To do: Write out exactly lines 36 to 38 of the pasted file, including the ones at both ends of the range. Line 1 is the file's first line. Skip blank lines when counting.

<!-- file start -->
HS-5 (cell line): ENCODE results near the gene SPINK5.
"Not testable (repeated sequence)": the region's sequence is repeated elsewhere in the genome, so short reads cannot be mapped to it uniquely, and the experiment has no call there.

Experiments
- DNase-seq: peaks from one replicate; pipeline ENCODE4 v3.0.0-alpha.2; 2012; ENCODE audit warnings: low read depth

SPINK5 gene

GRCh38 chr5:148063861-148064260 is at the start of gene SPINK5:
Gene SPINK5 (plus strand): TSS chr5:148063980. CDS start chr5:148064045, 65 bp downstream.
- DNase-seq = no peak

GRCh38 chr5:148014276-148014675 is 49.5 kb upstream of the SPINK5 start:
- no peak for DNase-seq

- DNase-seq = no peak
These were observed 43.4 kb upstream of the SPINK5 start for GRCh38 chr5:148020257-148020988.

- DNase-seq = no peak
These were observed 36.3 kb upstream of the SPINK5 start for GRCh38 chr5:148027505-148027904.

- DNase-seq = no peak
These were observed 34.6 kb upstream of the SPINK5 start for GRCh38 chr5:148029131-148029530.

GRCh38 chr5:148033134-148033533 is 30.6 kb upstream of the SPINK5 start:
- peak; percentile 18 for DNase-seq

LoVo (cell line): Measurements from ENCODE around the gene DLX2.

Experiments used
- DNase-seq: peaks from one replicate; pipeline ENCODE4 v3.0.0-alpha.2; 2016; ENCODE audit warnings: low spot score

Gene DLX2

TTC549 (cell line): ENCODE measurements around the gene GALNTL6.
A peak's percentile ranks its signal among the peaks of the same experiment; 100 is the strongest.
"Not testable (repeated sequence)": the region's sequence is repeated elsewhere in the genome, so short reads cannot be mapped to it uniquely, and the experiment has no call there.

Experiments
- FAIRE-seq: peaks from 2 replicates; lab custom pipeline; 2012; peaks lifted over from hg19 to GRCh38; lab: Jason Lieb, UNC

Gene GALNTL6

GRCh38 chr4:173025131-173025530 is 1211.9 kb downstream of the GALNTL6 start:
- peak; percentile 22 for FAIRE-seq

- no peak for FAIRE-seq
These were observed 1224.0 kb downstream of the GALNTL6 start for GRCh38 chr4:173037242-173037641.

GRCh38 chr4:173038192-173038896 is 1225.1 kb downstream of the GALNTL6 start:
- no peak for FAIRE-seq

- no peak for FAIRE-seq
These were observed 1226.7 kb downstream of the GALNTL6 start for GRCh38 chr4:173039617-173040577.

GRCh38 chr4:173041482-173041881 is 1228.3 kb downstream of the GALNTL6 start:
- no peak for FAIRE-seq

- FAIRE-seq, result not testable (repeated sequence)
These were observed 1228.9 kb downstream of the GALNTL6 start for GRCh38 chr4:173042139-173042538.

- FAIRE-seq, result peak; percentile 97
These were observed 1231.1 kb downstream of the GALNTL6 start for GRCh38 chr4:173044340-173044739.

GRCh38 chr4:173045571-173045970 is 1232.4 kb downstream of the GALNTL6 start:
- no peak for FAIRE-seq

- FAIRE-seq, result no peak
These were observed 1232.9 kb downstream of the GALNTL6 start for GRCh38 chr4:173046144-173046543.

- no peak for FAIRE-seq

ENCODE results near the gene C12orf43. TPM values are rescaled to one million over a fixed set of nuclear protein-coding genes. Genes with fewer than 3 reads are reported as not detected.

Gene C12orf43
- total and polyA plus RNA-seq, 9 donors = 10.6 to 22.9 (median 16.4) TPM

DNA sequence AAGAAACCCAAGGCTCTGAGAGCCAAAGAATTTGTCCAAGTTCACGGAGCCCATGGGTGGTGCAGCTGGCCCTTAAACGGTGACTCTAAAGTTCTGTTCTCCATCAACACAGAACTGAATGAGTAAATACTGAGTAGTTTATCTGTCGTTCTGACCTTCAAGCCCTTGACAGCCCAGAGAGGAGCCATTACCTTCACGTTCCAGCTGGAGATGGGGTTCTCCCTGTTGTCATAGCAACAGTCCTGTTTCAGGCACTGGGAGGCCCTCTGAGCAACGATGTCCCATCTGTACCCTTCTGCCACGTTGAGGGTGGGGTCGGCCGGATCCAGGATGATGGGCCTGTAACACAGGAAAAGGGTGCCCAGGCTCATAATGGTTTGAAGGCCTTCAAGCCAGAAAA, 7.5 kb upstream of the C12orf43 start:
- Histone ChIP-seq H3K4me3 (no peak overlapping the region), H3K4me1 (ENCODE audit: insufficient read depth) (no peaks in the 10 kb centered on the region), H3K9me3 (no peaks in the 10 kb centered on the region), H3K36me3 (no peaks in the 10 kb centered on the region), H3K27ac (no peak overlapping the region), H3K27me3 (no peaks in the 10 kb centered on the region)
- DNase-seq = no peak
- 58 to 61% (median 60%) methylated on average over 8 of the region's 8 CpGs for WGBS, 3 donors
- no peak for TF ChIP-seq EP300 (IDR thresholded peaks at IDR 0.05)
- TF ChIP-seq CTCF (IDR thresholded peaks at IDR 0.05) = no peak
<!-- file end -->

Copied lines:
These were observed 1226.7 kb downstream of the GALNTL6 start for GRCh38 chr4:173039617-173040577.

GRCh38 chr4:173041482-173041881 is 1228.3 kb downstream of the GALNTL6 start:
- no peak for FAIRE-seq